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Invisible Illness

Shifra Ernest

Why pain is such a puzzle to quantify, what it’s like to live with constant pain — and a look at some groundbreaking new treatments

Wednesday, March 14, 2018

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“Pain is invisible, which makes chronic pain sufferers feel very misunderstood,” says Dr. Aviva Gaskill, PhD, a clinical psychologist who specializes in co-occurring health and psychological concerns, and deals with chronic pain patients

F or Amanda Greene, it started with spontaneous bruising. Then her skin began breaking out in hives when exposed to the sun (an almost everyday occurrence in her home state of California). She found herself chronically fatigued, unable to maintain her rigorous schedule as a member of her high school’s student council and drill team.

Her doctor was baffled by her symptoms. Although Amanda tested negative for mononucleosis, the test was repeated every four to six months as the extreme tiredness, clumsiness, and odd skin reactions continued to plague her. Eventually, it was decided that she was anxious and depressed. Amanda was placed in group therapy.

It was only due to preoperative blood work before a nose job (which never came to be) that Amanda learned she had a clotting issue. This led to another barrage of medical tests. After a year of dealing with lab results and follow-up appointments, Amanda’s doctors finally figured out what was triggering her symptoms: lupus, an inflammatory disease caused when the immune system attacks its own tissues.

Following her diagnosis, Amanda’s body was pumped with cortisones. It was only once they wore off that the pain began: throbbing, intense, and unyielding.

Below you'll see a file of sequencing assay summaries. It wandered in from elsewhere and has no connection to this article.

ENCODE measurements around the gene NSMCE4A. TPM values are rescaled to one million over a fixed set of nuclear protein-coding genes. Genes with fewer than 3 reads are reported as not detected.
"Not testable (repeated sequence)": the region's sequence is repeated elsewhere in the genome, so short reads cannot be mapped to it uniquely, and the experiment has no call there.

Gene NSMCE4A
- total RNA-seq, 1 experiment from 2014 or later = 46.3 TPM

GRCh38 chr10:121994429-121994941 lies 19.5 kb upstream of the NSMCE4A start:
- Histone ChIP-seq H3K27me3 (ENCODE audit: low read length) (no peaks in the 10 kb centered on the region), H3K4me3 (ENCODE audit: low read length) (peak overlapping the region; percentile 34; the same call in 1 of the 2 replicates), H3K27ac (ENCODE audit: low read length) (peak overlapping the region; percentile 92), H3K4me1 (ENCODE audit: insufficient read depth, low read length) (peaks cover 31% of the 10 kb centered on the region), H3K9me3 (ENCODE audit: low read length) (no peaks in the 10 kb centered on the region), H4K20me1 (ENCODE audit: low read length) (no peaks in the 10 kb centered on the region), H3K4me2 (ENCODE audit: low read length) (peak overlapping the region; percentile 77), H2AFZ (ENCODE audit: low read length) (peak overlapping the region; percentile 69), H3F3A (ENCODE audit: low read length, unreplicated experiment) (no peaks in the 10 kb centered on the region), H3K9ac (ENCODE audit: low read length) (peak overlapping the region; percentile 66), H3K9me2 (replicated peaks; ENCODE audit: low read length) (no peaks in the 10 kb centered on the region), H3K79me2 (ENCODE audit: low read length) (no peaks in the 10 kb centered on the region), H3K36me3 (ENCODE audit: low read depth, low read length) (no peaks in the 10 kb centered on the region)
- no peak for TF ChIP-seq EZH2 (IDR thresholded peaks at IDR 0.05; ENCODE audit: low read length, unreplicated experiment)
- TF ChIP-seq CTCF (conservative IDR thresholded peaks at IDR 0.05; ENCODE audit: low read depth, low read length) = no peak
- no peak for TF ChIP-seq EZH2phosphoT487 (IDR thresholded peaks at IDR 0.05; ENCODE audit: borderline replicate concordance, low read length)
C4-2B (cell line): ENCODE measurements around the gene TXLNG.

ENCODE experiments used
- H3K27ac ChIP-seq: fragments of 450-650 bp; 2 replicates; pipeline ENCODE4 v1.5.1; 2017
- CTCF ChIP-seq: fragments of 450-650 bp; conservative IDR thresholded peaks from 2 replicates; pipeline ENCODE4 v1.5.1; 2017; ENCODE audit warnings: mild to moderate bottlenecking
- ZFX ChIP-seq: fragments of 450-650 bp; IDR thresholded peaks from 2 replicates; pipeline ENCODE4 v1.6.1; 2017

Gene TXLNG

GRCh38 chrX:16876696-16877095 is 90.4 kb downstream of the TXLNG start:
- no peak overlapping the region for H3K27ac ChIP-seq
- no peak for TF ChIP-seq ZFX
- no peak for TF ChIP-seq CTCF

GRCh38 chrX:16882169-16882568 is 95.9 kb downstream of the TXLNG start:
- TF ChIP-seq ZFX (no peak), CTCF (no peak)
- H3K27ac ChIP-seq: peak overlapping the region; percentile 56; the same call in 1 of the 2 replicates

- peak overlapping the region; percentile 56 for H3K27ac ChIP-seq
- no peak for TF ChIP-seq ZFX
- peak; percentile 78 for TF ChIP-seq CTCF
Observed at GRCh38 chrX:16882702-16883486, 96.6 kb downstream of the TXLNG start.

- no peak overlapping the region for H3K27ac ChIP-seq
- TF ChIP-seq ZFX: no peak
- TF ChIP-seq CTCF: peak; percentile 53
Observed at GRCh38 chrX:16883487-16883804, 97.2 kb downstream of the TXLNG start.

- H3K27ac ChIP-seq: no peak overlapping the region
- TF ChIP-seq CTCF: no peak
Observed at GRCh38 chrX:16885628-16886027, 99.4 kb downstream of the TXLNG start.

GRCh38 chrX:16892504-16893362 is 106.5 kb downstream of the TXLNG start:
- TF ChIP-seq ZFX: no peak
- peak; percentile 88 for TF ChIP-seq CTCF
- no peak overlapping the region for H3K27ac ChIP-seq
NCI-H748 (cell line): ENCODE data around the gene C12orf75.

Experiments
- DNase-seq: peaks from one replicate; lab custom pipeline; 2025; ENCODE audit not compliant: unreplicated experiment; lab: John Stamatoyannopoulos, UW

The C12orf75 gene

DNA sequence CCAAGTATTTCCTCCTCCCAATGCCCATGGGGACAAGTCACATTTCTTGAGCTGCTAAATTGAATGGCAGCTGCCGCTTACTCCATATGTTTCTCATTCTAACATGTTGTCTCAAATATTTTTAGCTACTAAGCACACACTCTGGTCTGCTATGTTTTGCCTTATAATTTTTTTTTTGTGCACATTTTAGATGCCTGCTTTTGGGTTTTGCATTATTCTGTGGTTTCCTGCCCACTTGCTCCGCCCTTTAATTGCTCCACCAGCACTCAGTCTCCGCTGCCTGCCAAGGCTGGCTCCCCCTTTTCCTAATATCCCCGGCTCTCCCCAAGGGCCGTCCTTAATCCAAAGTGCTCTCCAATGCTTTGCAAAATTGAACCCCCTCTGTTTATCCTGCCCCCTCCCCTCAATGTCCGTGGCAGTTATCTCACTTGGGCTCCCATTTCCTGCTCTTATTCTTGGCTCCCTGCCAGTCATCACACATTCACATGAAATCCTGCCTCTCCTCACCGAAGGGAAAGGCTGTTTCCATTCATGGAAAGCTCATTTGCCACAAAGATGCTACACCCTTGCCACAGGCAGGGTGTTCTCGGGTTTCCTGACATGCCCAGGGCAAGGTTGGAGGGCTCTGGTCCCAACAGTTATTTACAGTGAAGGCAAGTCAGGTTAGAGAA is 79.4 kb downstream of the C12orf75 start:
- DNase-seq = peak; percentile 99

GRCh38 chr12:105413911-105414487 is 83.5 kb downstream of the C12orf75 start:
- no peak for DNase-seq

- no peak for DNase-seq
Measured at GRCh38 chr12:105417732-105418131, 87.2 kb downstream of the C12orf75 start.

It’s been 36 years since then. And Amanda still feels that pain today. Every day. Although she’s tried an array of treatments and therapies, nothing has managed to relieve her pain in a significant way.

“There is no measurement that can tell you how much it hurts,” says Amanda. “My body feels like a rubber band that stretches and contracts with the weather. It hurts so badly that there are no words to explain it.”

With a staggering one in three adults having suffered chronic pain, according to a study conducted by Peter D. Hart Research Associates, Amanda is far from alone. She’s also not alone in her inability to describe what she feels. And that’s part of the problem for chronic pain sufferers. How do you manage something that can’t be quantified?


Can You Rate That Pain?

When a patient complains of pain, they are typically asked to assess their discomfort on a scale from 1 to 10, where 1 would be trivial, and 10 would be sheer agony. (Amanda says she’s answered that question with a 12.)

This method is far from perfect. A woman might rate childbirth as the most intense pain she’s felt — a 10 on the scale — while a man might give that same rating to a wisdom tooth extraction. Both might feel as though the pain is intolerable — and there’s no arguing with that — but are both cases comparable? No one can answer that. A person’s perception of pain is based on his or her individual experiences; a 4 on one person’s scale may be equivalent to a 10 on another’s.

A more accurate assessment is the McGill Pain Questionnaire, developed over 40 years ago by Dr. Ronald Melzack and Dr. Warren Torgerson, whose groundbreaking research in the area of pain perception is still referenced today.

The McGill Questionnaire is based on Dr. Melzack’s classification of pain into three not-so-distinctive areas: sensory (heat or pressure, for example), affective (tension and fear), and evaluative (overall pain intensity). It also contains an intensity scale and other determiners of pain. But when patients are asked to describe their pain, they’re confined to the simple McGill terminology, which includes words like “shooting,” “tender,” and “aching.” And that’s rarely enough to convey what a patient is really feeling.

(Excerpted from Family First, Issue 584)

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